Hi there,

Vacation season is upon us, calling for some well-deserved relaxation. You know the drill — exotic beach getaways, weekend trips to a cabin, or chilled-out staycations. But this time of celebration comes with one huge caveat: most of us suck at taking vacation.

Whether you’re under pressure to meet deadlines, or still swept up in hustle culture, not everyone looks forward to time off. Over half (54%) of American workers feel guilty about taking vacation. In fact, our apprehension is so strong that 55% of paid vacation days went unused in the U.S. last year.

Even when we take vacation, most of us don’t do it right. A staggering 70% of Americans admit to checking in with work while on vacation — and 11% do so several times each day they're off.

At TDL, we don’t just talk the talk: we’re one of the few Canadian companies that offer unlimited time off. We know vacation is a necessary investment for everyone, and that if you're not logged off, you’re not doing it right.

But we know that's easier said than done. So today, we’re diving into the benefits of taking time off and sharing some evidence-based tips for how you can better disconnect — during your PTO and beyond. 

Until next time,
Sarah and the vacation-savvy team @ TDL

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Today’s topics 👀
🏖️ Deep Dive: What’s the point of vacation?
🛫 Field Notes: Going the Extra Mile
😌 Viewpoints: How to relax year-round
🏖️ What’s the point of vacation?

Taking a break from work comes with a myriad of benefits, including improvements to:

+ Our outlook on life. Time off refreshes our view of the world and ourselves. Just a single day of vacation gives us a better perspective on life and makes us more motivated to achieve our goals.

+ Our physical health. In a 9-year study of 12,000 middle-aged men, annual vacation was correlated with a reduced risk of death from all causes, including heart attacks.

+ Our neuroplasticity. Experiencing different environments — like traveling to a new country — can increase our cognitive flexibility. By engaging in foreign settings, we get better at making connections and increasing our depth of thought.

+ Our job performance. Going too long without a vacation makes us more prone to mistakes at work and increases our resentment toward co-workers. But the kind of mental break we get on vacation increases our productivity, replenishes our attention, and encourages our creativity.

🛫 FIELD NOTES: Going the Extra Mile

Did you know vacationers litter more on planes than business travelers?

Our research with a major airline didn’t just uncover the biggest litterbugs, but also how to get them to change their ways. By reframing cabin crew announcements, TDL was able to significantly decrease passengers' intention to litter on flights — for leisure and business travelers alike. Read more about the project on our website.

An air steward walks down the aisle of an airplane with a garbage bag.
😌 How to relax year-round

+ Don’t rely on vacations alone. Some of the positive effects of taking time off (and there are many) only last about a month after returning to work. Taking a week a year to recharge isn’t enough to boost your well-being year-round. Ensure you practice strategies during weekends and evenings to get rested.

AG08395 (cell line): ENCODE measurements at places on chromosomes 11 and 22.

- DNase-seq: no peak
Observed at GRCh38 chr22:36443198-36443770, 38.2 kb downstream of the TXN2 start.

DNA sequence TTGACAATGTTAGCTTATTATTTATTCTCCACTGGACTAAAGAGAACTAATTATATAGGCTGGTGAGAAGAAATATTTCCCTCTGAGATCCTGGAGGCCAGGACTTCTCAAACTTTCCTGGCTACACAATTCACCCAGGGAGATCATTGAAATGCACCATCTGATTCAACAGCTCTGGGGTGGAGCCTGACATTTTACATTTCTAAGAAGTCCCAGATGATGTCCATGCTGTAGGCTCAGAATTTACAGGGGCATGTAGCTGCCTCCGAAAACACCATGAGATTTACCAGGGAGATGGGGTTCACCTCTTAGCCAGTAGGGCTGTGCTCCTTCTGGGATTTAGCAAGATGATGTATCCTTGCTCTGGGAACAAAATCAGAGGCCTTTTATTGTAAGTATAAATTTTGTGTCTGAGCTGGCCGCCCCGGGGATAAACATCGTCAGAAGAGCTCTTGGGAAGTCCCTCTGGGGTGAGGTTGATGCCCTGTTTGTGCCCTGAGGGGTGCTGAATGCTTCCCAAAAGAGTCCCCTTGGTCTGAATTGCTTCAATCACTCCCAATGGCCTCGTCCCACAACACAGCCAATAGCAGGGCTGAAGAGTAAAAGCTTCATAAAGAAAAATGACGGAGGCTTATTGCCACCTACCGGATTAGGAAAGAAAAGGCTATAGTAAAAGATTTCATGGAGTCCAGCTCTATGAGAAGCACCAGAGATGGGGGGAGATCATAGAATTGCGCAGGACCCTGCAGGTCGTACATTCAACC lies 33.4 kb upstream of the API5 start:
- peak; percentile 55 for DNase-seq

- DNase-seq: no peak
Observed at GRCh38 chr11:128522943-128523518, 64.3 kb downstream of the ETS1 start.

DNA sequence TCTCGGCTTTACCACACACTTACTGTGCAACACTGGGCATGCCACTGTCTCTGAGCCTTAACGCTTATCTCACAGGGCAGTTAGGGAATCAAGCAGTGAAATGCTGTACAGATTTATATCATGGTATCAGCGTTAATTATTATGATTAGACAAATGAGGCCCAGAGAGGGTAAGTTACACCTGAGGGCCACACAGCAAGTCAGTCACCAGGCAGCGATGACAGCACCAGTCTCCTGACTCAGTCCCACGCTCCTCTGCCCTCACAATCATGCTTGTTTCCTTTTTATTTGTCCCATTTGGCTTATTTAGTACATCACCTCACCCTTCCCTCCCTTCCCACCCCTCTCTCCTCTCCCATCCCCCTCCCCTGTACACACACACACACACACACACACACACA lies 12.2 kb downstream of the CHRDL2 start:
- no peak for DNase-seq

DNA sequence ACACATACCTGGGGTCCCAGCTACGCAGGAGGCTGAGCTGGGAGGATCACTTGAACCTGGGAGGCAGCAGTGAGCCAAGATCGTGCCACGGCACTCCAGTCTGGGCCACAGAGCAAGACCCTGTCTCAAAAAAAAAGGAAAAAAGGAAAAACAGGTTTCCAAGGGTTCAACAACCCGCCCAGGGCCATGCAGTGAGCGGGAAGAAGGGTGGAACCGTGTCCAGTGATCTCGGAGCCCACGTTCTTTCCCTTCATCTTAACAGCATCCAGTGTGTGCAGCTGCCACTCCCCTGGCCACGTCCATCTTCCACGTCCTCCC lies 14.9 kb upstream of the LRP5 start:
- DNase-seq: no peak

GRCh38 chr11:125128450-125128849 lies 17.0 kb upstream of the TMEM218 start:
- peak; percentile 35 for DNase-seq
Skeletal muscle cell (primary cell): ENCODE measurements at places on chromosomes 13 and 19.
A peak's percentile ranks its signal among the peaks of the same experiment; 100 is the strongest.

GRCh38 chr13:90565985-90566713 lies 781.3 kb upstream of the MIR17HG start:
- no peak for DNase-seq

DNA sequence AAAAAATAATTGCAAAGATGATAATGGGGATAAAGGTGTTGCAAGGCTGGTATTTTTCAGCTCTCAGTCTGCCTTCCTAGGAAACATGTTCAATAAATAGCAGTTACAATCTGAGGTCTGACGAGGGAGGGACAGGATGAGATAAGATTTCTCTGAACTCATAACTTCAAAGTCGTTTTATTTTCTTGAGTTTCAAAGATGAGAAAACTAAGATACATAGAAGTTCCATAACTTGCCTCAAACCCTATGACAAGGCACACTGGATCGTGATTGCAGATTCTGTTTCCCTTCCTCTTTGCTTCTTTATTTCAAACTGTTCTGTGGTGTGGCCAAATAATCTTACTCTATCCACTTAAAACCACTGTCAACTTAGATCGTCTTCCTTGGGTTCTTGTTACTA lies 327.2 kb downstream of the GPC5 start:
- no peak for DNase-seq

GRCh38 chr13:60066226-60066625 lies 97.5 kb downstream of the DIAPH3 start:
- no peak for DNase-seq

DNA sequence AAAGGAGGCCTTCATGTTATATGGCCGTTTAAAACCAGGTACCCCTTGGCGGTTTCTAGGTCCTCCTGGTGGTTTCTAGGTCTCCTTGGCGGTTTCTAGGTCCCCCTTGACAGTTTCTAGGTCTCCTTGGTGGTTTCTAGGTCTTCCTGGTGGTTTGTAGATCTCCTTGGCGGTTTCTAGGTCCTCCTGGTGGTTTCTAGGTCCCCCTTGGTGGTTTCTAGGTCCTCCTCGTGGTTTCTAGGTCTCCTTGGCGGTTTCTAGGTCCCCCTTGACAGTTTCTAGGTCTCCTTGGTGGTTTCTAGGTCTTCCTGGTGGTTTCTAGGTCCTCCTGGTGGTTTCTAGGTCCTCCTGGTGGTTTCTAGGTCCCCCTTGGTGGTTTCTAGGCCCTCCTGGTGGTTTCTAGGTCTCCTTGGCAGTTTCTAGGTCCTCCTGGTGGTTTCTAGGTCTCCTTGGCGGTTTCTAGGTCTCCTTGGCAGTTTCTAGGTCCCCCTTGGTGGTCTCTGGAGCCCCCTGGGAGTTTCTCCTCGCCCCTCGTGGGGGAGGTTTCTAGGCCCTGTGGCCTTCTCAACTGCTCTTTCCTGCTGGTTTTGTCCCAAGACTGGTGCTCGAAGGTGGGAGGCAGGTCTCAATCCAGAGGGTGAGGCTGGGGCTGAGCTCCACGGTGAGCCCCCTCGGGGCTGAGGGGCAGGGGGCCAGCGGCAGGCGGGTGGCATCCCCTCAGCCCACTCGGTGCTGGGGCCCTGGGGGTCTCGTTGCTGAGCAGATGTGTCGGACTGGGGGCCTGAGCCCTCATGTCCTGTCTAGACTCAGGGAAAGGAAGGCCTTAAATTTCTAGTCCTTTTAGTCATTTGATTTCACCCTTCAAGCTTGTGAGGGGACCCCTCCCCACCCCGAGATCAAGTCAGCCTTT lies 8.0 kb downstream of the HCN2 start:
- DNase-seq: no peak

+ Leave work behind. Employees who are able to detach from work at the end of the day report higher life satisfaction and less psychological strain — and as a bonus, they’re no less engaged at work than their peers. 

+ Don’t save breaks as a reward. While we tend to think leisure will only feel beneficial after hard work, research shows that there’s no need to experience them in that order. Unfinished work doesn’t diminish the enjoyment and benefits of leisure time.

+ Unplug. According to longitudinal research, leisure activities like playing sports, seeing friends, and traveling improve life satisfaction. What doesn't? Activities like watching TV or using the internet. Use your free time wisely. Even if you don’t have vacation days, you can try internet pioneer Tiffany Shlain’s 24/6 practice: giving up screens one day a week to mentally reset.  

How many of their available paid vacation days Americans planned to use in 2018: 36% all; 19% almost all; about half 18%; about a quarter 13%; and none 13%. From the Bankrate Summer Vacation Survey.
The majority of Americans didn’t plan on using all their vacation days in 2018, according to the Bankrate Summer Vacation Survey.
Regret Aversion
We’re scared of regret – so much so that we’ll act irrationally to avoid it. If you’re worried that you won’t be able to plan the perfect trip, you might put off taking it altogether. But studies show that we overestimate how much regret we’ll feel in the future. In other words, the science says: take that vacation.
Opportunities in Behavioral Science
TDL is hiring! We’re hiring for a number of positions, both remote and based in our Montreal office. Find out more by visiting our careers portal.
Want to have your voice heard? We'd love to hear from you. Reply to this email to share your thoughts, feedback, and questions with the TDL team.
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